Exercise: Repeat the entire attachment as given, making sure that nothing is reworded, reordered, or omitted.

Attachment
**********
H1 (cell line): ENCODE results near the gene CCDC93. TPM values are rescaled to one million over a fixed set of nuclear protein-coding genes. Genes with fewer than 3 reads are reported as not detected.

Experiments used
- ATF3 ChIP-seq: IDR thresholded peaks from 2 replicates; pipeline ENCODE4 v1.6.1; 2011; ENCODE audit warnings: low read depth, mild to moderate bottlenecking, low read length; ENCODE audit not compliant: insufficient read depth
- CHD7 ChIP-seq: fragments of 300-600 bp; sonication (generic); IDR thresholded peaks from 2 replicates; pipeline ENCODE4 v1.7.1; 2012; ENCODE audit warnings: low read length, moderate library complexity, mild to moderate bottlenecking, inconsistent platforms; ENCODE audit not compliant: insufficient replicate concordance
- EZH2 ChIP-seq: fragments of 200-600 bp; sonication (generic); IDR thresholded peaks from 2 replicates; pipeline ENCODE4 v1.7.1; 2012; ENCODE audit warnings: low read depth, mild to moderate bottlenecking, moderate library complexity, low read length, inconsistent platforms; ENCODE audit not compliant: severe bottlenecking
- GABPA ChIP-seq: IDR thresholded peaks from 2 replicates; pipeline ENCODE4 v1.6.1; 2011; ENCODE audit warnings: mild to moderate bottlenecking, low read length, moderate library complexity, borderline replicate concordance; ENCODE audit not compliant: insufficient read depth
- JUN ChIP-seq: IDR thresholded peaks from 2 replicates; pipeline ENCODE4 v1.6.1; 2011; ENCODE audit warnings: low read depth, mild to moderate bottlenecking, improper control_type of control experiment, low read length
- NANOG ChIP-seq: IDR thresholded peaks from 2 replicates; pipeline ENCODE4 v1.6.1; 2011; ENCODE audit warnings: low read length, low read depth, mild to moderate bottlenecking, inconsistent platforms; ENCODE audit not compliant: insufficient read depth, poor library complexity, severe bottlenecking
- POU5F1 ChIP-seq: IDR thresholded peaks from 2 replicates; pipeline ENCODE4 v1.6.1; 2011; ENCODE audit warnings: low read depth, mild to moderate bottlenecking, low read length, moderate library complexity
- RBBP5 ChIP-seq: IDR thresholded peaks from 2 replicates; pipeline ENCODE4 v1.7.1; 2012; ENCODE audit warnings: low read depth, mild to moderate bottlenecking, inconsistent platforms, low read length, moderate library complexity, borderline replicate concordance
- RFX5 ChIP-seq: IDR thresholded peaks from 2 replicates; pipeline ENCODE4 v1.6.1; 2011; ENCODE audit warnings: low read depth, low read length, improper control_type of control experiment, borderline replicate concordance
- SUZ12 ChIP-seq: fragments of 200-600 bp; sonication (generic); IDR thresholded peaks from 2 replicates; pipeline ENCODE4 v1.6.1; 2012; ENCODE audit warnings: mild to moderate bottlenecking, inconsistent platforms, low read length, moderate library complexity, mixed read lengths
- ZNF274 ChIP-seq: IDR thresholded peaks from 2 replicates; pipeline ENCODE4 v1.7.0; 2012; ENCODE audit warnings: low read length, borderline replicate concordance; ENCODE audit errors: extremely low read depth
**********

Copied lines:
H1 (cell line): ENCODE results near the gene CCDC93. TPM values are rescaled to one million over a fixed set of nuclear protein-coding genes. Genes with fewer than 3 reads are reported as not detected.

Experiments used
- ATF3 ChIP-seq: IDR thresholded peaks from 2 replicates; pipeline ENCODE4 v1.6.1; 2011; ENCODE audit warnings: low read depth, mild to moderate bottlenecking, low read length; ENCODE audit not compliant: insufficient read depth
- CHD7 ChIP-seq: fragments of 300-600 bp; sonication (generic); IDR thresholded peaks from 2 replicates; pipeline ENCODE4 v1.7.1; 2012; ENCODE audit warnings: low read length, moderate library complexity, mild to moderate bottlenecking, inconsistent platforms; ENCODE audit not compliant: insufficient replicate concordance
- EZH2 ChIP-seq: fragments of 200-600 bp; sonication (generic); IDR thresholded peaks from 2 replicates; pipeline ENCODE4 v1.7.1; 2012; ENCODE audit warnings: low read depth, mild to moderate bottlenecking, moderate library complexity, low read length, inconsistent platforms; ENCODE audit not compliant: severe bottlenecking
- GABPA ChIP-seq: IDR thresholded peaks from 2 replicates; pipeline ENCODE4 v1.6.1; 2011; ENCODE audit warnings: mild to moderate bottlenecking, low read length, moderate library complexity, borderline replicate concordance; ENCODE audit not compliant: insufficient read depth
- JUN ChIP-seq: IDR thresholded peaks from 2 replicates; pipeline ENCODE4 v1.6.1; 2011; ENCODE audit warnings: low read depth, mild to moderate bottlenecking, improper control_type of control experiment, low read length
- NANOG ChIP-seq: IDR thresholded peaks from 2 replicates; pipeline ENCODE4 v1.6.1; 2011; ENCODE audit warnings: low read length, low read depth, mild to moderate bottlenecking, inconsistent platforms; ENCODE audit not compliant: insufficient read depth, poor library complexity, severe bottlenecking
- POU5F1 ChIP-seq: IDR thresholded peaks from 2 replicates; pipeline ENCODE4 v1.6.1; 2011; ENCODE audit warnings: low read depth, mild to moderate bottlenecking, low read length, moderate library complexity
- RBBP5 ChIP-seq: IDR thresholded peaks from 2 replicates; pipeline ENCODE4 v1.7.1; 2012; ENCODE audit warnings: low read depth, mild to moderate bottlenecking, inconsistent platforms, low read length, moderate library complexity, borderline replicate concordance
- RFX5 ChIP-seq: IDR thresholded peaks from 2 replicates; pipeline ENCODE4 v1.6.1; 2011; ENCODE audit warnings: low read depth, low read length, improper control_type of control experiment, borderline replicate concordance
- SUZ12 ChIP-seq: fragments of 200-600 bp; sonication (generic); IDR thresholded peaks from 2 replicates; pipeline ENCODE4 v1.6.1; 2012; ENCODE audit warnings: mild to moderate bottlenecking, inconsistent platforms, low read length, moderate library complexity, mixed read lengths
- ZNF274 ChIP-seq: IDR thresholded peaks from 2 replicates; pipeline ENCODE4 v1.7.0; 2012; ENCODE audit warnings: low read length, borderline replicate concordance; ENCODE audit errors: extremely low read depth